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Canons of the Council of Trent
Article by Joshua J. Mark

Canons of the Council of Trent

The Canons of the Council of Trent (1545-1563) were rules one was expected to follow in order to be a member of the Catholic Church and, according to the Church's teachings, merit the grace of God and eternal life in heaven after death. The...
Marie Dentière
Definition by Joshua J. Mark

Marie Dentière

Marie Dentière (l. c. 1495-1561) was a French theologian, writer, and street preacher who advanced the cause of the Protestant Reformation in Geneva, Switzerland. Her written works were controversial primarily because she was a woman and...
Ten Women of the Protestant Reformation
Article by Joshua J. Mark

Ten Women of the Protestant Reformation

Women played a vital role in the Protestant Reformation (1517-1648) not only by supporting the major reformers as wives but also through their own literary and political influence. Their contributions were largely marginalized in the past...
Scripture, Faith, the Sacraments,  and the Holy Spirit in Calvin’s Institutes
Article by John S. Knox

Scripture, Faith, the Sacraments, and the Holy Spirit in Calvin’s Institutes

The Protestant Reformation was a period of religious history marked by a great defining, debating, and divergence on what it meant to be an orthodox, faithful Christian. To this end, many theologians offered their own explanations of the...
Reformation & Repression under Bishop Briçonnet of Meaux
Article by Stephen M Davis

Reformation & Repression under Bishop Briçonnet of Meaux

As the Protestant Reformation emerged in France in the early 16th century, the city of Meaux became one of the first centers of controversy. Bishop Guillaume Briçonnet II undertook a campaign to reform the Catholic Church from within and...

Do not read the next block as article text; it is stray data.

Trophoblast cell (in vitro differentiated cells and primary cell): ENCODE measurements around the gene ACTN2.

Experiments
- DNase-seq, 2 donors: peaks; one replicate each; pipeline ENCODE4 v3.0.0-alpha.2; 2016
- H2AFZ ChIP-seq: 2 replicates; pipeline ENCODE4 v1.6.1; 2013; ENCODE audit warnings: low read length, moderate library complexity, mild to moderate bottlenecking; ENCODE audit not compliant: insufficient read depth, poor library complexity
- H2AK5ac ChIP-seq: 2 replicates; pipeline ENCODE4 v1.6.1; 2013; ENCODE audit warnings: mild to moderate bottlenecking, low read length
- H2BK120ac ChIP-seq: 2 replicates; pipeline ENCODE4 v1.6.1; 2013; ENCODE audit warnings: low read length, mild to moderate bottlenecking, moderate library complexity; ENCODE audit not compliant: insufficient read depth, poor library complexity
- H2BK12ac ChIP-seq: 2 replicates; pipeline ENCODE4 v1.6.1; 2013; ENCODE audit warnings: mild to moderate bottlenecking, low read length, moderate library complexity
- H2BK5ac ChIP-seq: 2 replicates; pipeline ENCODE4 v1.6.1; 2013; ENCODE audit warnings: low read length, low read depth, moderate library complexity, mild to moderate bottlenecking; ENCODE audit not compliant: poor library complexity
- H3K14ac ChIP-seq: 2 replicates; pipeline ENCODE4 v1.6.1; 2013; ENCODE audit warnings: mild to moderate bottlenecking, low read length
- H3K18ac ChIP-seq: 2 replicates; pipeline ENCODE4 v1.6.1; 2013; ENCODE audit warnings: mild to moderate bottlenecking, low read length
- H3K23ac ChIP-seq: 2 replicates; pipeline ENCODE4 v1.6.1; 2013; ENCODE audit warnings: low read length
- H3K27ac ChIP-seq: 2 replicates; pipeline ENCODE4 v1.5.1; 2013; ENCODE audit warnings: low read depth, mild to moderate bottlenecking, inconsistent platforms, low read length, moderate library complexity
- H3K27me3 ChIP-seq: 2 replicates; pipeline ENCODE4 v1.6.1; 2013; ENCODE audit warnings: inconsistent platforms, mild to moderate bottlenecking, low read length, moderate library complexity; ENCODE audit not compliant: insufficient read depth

Henry VIII and the English Reformation Explained
Video by Kelly Macquire

Henry VIII and the English Reformation Explained

Did you know that the Protestant Reformation started in England because the king wanted a divorce? This video is all about the establishment of the Protestant Church of England by Henry VIII in the 16th century, best known as the English...
Kappel Wars
Definition by Joshua J. Mark

Kappel Wars

The Kappel Wars (also known as the Wars of Kappel) were armed conflicts between Protestants and Catholics in Switzerland during the Swiss Reformation. The First Kappel War ended before it began in 1529, while the second, in 1531, concluded...
Pizan's The Status of Women & the Reformation
Article by Joshua J. Mark

Pizan's The Status of Women & the Reformation

The Book of the City of the Ladies (1405) by Christine de Pizan (l. 1364 - c. 1430) is considered by many scholars to be the first work of feminist literature, predating A Vindication of the Rights of Women (1792) by Mary Wollstonecraft by...
Reformation in the Netherlands & the Eighty Years' War
Article by Joshua J. Mark

Reformation in the Netherlands & the Eighty Years' War

The Protestant Reformation in the Netherlands was among the most violent and destructive of any region during the first 50 years of the movement, ultimately informing the Eighty Years' War (1568-1648), but causing massive destruction and...
John Knox
Definition by Joshua J. Mark

John Knox

John Knox (l. c. 1514-1572) was a Scottish theologian and reformer famous for his work in advancing the Protestant Reformation in Scotland, his contentious relationship with Mary, Queen of Scots (l. 1542-1587), and establishing the Presbyterian...
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